Andrews v. Howard

Annotate this Case

306 A.2d 835 (1973)

John L. ANDREWS v. Francis A. HOWARD, Warden.

No. 1935-C.A.

Supreme Court of Rhode Island.

July 6, 1973.

William F. Reilly, Public Defender, Paul E. Kelley, Asst. Public Defender, Providence, for petitioner.

*836 Richard J. Israel, Atty. Gen., Donald P. Ryan, Asst. Atty. Gen., Providence, for respondent.


ROBERTS, Chief Justice.

This is a criminal appeal from a judgment of a Superior Court justice denying the petitioner's petition for a writ of habeas corpus. No appeal or exception lies to the judgment of a Superior Court in a habeas corpus proceeding. General Laws 1956 (1969 Reenactment) ยง 10-9-22. Therefore, with the agreement of the parties, we have articulated the petitioner's appeal as an original petition for a writ of habeas corpus in this court.

This case arises out of the following factual situation. On December 14, 1970, John L. Andrews received a deferred sentence on a charge of assault with a dangerous weapon and a six-year suspended sentence on a charge of robbery. On April 7, 1971, Elisha Scoliard was murdered in the course of a robbery in which Andrews allegedly took part. Thus, on May 4, 1971, a hearing before a Superior Court justice began to determine if Andrews had violated the conditions of his deferred and suspended sentences. On May 18, 1971, the trial justice found that Andrews was a violator and sentenced him to terms of ten years and six years to run concurrently. Subsequently, Andrews was tried for the murder of Scoliard and acquitted by a jury.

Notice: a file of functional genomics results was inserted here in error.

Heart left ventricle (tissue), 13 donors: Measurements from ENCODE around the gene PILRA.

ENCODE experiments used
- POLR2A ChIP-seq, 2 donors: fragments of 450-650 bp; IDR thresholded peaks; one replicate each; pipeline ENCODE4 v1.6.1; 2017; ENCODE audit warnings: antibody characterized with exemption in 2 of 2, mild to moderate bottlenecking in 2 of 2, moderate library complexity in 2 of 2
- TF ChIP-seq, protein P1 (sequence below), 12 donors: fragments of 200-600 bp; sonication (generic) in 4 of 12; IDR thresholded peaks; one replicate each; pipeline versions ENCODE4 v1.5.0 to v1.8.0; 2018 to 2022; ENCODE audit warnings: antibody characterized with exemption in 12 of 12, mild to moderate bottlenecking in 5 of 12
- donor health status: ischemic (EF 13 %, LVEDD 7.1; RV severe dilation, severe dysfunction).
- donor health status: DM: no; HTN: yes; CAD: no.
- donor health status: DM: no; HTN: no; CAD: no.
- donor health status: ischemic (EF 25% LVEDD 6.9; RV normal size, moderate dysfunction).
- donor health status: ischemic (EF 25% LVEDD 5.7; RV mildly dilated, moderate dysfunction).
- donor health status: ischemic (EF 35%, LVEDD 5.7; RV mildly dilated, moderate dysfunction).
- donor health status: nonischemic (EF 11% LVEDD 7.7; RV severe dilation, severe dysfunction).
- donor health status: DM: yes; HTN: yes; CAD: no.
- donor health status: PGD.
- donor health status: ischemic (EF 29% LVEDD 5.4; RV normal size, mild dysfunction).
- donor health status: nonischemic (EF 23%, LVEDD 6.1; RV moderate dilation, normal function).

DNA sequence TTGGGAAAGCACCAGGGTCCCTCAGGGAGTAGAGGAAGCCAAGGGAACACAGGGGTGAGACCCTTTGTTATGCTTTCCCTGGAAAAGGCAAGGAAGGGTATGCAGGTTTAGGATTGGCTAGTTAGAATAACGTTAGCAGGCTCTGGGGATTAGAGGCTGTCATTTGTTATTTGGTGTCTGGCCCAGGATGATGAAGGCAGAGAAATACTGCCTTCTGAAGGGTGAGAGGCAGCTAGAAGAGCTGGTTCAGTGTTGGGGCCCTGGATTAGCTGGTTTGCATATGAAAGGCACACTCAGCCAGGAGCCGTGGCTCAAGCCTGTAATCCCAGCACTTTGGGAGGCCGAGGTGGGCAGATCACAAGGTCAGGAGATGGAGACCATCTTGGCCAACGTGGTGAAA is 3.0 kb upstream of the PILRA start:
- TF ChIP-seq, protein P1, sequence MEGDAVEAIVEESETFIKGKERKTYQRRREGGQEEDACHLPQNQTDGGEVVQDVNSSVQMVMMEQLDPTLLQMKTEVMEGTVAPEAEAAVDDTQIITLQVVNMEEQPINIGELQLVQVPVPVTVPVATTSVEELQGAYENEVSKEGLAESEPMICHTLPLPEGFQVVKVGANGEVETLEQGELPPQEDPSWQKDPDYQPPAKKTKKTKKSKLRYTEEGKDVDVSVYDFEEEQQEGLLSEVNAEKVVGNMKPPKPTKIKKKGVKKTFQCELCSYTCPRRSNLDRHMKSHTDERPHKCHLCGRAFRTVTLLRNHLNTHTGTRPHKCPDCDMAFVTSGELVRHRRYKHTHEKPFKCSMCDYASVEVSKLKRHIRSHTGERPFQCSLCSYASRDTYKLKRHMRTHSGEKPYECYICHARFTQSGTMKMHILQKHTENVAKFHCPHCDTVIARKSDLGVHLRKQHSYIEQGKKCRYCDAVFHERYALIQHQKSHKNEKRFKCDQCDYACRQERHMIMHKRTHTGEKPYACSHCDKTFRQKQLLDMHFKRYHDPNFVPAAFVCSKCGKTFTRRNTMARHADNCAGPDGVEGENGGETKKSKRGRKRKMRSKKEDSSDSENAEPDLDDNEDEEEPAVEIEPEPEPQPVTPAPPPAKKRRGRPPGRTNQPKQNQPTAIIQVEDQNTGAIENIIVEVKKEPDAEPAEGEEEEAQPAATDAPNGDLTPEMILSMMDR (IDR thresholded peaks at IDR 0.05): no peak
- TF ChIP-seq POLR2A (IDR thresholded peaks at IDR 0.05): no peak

Andrews contends that sentencing him as a violator on the basis of a charge of which he was later acquitted constituted an unconstitutional deprivation of due process of law. In Charest v. Howard, 109 R.I. 360, 285 A.2d 381 (1972), we outlined the appropriate procedure to challenge a revocation of probation to be by way of criminal appeal[1] from the decision of the revoking justice. However, we said that that opinion applies only to violation hearings after the filing of the Charest decision, January 6, 1972. In that Andrews' violation hearing was in May, 1971, prior to our ruling in Charest, it is proper for him to make his present contention in a petition for a writ of habeas corpus.

The principal thrust of Andrews' argument is the distinction he attempts to draw between his case and that of Flint v. Howard, 110 R.I. 223, 291 A.2d 625 (1972). In Flint, we held that a deferred sentence probationer could be found in violation of his deferred sentence on the basis of an offense allegedly committed while on probation even though he was subsequently found not guilty of committing that offense.

Andrews attempts to distinguish Flint on two grounds. First, he claims that no reliance was made on hearsay evidence in the violation hearing, as occurred in Flint. Secondly, he argues that in Flint the defense presented no testimony at the violation hearing and thus the state's evidence was uncontradicted until the defense put in testimony at the trial, while in Andrews' situation the evidence at the trial and at the violation hearing was the same.

We feel that Andrews has failed to adequately distinguish his case from Flint, for in that case we said that an acquittal does not automatically preclude a violation because a jury, to reach a guilty verdict, must be convinced beyond a reasonable doubt, while the decision of a revoking justice is reversible only if such decision is arbitrary or capricious. Andrews has failed to demonstrate that the decision of the revoking justice was in any way arbitrary or capricious.

The petition for habeas corpus is denied and dismissed.

JOSLIN, J., did not participate.


[1] Actually, in Charest we said that the appropriate procedure was by way of bill of exceptions. However, effective September 1, 1972, appeals in criminal matters come to this court by way of criminal appeal and not by bills of exceptions.